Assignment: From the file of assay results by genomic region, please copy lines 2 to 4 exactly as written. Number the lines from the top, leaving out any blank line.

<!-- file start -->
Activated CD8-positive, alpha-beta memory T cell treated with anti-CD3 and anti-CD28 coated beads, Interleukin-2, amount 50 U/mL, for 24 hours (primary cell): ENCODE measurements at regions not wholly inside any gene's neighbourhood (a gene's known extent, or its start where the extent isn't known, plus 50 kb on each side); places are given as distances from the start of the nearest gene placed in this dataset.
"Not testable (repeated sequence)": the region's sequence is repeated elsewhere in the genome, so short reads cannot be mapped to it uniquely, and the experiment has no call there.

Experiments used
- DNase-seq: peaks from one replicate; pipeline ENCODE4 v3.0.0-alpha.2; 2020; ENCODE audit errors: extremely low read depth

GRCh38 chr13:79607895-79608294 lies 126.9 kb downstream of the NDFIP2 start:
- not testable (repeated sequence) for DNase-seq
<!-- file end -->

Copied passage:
"Not testable (repeated sequence)": the region's sequence is repeated elsewhere in the genome, so short reads cannot be mapped to it uniquely, and the experiment has no call there.

Experiments used
- DNase-seq: peaks from one replicate; pipeline ENCODE4 v3.0.0-alpha.2; 2020; ENCODE audit errors: extremely low read depth